Business Standard

Drooping economy to keep China politician­s awake at annual meet


One burning issue dominates as the 2024 session of China’s legislatur­e gets underway this week: the economy.

The National People’s Congress annual meeting, which opens Tuesday, is being closely watched for any signals on what the ruling Communist Party might do to reenergise an economy that is sagging under the weight of expanded government controls and the bursting of a real-estate bubble.

That is not to say that other issues won't come up. Proposals to raise the retirement age are expected to be a hot topic, the state-owned Global Times newspaper said last week. And China watchers will parse the annual defense budget and the possible introducti­on of a new foreign minister.

But the economy is what is on most people's minds in a country that may be at a major turning point after four decades of growth that propelled China into a position of economic and geopolitic­al power. For many Chinese, the failure of the post-covid economy to rally strongly last year is shaking a long-held confidence in the future.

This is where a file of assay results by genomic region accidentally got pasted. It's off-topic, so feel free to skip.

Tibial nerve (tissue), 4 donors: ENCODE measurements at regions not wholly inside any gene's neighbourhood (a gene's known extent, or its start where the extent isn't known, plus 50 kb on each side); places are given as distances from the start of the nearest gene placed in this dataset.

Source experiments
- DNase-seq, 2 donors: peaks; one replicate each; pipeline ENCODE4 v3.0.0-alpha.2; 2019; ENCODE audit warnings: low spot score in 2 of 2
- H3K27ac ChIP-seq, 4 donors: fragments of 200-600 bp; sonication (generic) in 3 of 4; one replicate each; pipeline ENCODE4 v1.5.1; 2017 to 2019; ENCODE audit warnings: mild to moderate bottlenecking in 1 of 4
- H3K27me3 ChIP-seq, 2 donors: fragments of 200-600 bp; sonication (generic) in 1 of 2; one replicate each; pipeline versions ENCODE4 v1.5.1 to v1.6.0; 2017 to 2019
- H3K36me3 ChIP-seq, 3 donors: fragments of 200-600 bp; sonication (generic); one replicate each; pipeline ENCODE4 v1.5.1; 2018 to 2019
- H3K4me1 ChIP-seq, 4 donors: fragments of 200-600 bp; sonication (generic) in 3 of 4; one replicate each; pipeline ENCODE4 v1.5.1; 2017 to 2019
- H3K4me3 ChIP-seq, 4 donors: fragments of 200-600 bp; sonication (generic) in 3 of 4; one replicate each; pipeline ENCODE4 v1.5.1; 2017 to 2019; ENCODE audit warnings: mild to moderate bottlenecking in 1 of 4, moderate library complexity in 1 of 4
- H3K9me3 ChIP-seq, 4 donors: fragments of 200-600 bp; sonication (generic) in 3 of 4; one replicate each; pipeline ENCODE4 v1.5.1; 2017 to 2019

The National People’s Congress is largely ceremonial in that it doesn't have any real power to decide on legislatio­n. The deputies do vote, but it's become a unanimous or nearunanim­ous formalisin­g of decisions that have been made by Communist Party leaders behind closed doors.

The congress can be a forum to propose and discuss ideas. The nearly 3,000 deputies are chosen to represent various groups, from government officials and party members to farmers and migrant workers. But Albert Wu, an expert on governance in China, believes that role has been eroded by the centralisa­tion of power under Chinese leader Xi Jinping.

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